He seems to understand reasonably well some of the philosophical challenges that await an aesthetic theory…
All in all, it’s not a bad read. If you’re interested in the philosophy of art, aesthetics and art theory…libertarian aesthetics?…perhaps the debate within psychology and its philosophical influences (the Pinker/Spelke debate) evolutionary psychology and anthropology…then I would recommend it.
There are certain targets (cultural relativism and social contructionism particularly) that Dutton, as a libertarian, has in his sights. Hopefully, he doesn’t focus too much on them…
Addition: I should add that I’m quite sympathetic to many of Dutton’s themes, and am impressed with the scope of his aesthetic thinking (especially in regard to philosophy). I’m trying to piece together how his theory is pieced together and what it may achieve and what it may not.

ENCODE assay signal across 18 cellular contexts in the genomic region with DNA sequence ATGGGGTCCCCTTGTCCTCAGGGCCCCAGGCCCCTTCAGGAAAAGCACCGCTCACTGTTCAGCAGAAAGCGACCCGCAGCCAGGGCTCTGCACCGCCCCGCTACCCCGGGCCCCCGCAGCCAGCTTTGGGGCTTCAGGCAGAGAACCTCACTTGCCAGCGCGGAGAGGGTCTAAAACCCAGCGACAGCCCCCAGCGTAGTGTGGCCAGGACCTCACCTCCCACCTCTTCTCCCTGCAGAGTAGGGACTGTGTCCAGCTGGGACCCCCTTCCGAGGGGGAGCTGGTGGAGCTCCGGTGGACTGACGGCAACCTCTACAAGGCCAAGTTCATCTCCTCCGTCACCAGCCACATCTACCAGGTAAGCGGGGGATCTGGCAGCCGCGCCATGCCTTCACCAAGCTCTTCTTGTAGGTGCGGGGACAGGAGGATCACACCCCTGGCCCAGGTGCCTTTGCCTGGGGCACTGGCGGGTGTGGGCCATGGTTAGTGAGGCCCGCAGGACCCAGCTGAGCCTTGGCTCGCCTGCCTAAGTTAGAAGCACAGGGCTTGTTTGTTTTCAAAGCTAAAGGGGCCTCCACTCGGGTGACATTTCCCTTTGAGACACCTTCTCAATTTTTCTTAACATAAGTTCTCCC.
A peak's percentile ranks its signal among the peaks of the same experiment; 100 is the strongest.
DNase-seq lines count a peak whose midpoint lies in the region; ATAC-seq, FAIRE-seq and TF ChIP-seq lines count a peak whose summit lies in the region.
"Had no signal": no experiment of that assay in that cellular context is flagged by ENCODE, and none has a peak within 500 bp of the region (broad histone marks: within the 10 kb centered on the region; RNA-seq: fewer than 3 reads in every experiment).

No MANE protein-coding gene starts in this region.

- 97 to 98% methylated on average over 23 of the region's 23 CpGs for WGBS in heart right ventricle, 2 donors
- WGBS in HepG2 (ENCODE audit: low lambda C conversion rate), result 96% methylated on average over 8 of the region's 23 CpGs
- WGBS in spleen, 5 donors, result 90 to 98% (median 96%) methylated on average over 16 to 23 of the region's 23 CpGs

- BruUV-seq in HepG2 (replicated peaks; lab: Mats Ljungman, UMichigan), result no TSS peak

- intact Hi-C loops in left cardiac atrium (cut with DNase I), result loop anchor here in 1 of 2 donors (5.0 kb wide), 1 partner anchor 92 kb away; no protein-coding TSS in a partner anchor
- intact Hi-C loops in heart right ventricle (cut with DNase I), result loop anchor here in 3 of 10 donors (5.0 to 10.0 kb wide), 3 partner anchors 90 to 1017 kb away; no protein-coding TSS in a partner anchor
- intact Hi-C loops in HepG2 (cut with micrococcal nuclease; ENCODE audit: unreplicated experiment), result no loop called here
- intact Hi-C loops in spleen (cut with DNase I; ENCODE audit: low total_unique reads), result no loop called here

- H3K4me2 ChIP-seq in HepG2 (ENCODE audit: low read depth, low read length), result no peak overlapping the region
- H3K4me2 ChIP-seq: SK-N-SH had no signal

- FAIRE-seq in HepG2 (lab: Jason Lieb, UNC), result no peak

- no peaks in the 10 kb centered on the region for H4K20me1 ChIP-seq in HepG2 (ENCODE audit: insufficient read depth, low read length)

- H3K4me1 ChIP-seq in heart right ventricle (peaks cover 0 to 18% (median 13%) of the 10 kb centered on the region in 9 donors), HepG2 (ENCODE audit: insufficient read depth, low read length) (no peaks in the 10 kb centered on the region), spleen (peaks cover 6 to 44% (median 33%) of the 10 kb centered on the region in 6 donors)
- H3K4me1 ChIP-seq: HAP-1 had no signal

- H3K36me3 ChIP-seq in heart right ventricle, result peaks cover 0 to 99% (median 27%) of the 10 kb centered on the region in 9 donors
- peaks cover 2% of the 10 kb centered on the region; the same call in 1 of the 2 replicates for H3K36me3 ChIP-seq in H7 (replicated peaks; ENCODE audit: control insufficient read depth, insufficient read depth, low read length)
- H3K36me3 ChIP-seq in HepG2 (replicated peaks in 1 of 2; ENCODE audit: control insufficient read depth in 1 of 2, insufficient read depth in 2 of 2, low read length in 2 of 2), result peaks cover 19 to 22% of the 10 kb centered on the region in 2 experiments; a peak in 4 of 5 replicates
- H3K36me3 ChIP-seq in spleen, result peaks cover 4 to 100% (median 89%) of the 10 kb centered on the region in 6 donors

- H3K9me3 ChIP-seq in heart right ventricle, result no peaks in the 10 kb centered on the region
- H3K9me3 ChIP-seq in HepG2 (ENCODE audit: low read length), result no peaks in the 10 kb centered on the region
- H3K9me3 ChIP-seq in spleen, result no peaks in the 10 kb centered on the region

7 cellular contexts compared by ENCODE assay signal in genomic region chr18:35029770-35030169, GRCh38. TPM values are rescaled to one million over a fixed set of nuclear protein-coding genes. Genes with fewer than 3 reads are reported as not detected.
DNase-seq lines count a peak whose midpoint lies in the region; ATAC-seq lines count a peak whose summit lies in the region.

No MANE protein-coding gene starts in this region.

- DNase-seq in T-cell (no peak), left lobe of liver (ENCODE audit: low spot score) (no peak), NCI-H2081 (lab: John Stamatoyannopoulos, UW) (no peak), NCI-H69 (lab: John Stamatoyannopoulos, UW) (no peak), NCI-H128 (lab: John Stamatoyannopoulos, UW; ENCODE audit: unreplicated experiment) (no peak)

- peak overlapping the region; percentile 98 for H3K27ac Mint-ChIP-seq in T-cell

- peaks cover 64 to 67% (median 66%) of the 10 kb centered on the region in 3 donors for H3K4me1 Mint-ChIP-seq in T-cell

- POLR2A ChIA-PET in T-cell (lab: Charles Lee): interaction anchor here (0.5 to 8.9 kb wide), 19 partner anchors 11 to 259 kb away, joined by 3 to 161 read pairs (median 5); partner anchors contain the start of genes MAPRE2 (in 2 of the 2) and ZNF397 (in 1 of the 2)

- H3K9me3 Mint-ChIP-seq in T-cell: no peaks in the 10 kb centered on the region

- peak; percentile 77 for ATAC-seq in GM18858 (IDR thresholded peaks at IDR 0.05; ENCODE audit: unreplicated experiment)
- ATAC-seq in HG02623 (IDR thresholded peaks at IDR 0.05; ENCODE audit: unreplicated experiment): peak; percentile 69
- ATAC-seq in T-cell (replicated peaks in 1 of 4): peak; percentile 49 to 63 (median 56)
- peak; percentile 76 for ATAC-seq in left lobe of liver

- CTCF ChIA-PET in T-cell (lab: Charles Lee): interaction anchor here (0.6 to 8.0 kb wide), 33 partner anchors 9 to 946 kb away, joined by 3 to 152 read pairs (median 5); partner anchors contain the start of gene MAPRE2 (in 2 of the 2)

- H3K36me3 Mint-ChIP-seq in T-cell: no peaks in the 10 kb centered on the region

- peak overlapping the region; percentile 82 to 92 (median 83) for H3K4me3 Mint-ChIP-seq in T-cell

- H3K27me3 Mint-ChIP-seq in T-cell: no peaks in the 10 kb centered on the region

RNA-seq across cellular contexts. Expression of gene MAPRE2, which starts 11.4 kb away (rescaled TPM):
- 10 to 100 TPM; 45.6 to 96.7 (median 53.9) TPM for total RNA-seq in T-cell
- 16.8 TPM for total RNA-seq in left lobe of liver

“There’s an alluring logic to such arguments, which promise to rescue aesthetics from the fog of post-modernist theory…”
“Dutton is an elegant writer, and his book should be admired for its attempt to close the gap between art and science.”
but finds much of his thinking lacking; occupying a kind of no man’s land:
“…Dutton’s ideas are ultimately undone by what they can’t explain. This is the irony of evolutionary aesthetics: Although it sets out to solve the mystery of art, to explain why people write poems and smear paint on canvases, it ends up affirming the mystery. The most exquisite stuff is what we can’t explain. That’s why we call it art.”
Lehrer argues that the weakness of Dutton’s theory is not really meeting a standard of science and thus doesn’t allow it to plumb the depths of art nor even aesthetic theory as well as it could…